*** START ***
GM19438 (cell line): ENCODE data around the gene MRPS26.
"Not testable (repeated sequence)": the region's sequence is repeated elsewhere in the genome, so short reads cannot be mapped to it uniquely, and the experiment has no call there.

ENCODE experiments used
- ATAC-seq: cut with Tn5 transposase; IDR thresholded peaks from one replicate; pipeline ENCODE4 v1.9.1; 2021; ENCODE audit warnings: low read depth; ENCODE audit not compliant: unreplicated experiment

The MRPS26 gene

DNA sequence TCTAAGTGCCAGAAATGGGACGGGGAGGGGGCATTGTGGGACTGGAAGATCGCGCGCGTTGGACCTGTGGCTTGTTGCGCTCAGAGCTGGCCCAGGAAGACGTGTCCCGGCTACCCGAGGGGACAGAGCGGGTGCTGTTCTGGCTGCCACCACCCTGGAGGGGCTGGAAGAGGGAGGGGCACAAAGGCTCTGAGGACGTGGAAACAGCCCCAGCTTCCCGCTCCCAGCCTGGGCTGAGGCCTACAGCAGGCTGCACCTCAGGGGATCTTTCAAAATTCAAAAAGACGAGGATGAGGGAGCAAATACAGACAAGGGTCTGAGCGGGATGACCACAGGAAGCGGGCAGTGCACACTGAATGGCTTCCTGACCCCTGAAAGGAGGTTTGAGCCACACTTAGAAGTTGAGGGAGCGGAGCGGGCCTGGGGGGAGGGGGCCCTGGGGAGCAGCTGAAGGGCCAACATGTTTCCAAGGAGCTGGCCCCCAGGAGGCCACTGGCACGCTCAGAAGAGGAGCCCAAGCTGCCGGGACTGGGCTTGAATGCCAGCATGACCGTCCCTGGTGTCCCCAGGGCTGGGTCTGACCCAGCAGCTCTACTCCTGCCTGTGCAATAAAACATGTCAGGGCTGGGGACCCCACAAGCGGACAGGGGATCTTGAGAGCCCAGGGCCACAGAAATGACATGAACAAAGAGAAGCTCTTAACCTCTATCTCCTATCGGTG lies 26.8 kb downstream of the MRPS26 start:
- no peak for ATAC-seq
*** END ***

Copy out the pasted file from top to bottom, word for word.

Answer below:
GM19438 (cell line): ENCODE data around the gene MRPS26.
"Not testable (repeated sequence)": the region's sequence is repeated elsewhere in the genome, so short reads cannot be mapped to it uniquely, and the experiment has no call there.

ENCODE experiments used
- ATAC-seq: cut with Tn5 transposase; IDR thresholded peaks from one replicate; pipeline ENCODE4 v1.9.1; 2021; ENCODE audit warnings: low read depth; ENCODE audit not compliant: unreplicated experiment

The MRPS26 gene

DNA sequence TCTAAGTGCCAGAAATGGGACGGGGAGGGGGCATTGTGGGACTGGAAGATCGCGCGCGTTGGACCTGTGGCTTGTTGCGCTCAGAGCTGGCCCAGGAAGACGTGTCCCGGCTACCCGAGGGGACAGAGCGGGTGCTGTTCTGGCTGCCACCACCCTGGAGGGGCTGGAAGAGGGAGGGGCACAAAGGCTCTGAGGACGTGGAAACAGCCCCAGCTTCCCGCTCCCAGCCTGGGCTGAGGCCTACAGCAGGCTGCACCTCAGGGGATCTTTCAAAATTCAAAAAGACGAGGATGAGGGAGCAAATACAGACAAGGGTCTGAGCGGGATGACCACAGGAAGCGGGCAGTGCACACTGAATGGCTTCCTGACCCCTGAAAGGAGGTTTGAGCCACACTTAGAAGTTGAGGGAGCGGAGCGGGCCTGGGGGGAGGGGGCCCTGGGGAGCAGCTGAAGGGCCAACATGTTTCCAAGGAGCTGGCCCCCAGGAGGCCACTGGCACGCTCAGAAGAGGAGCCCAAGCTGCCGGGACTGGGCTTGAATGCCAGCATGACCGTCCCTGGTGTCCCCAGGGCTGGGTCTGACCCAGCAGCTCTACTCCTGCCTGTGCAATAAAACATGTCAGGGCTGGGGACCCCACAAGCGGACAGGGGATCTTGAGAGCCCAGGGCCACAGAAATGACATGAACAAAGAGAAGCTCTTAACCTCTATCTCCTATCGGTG lies 26.8 kb downstream of the MRPS26 start:
- no peak for ATAC-seq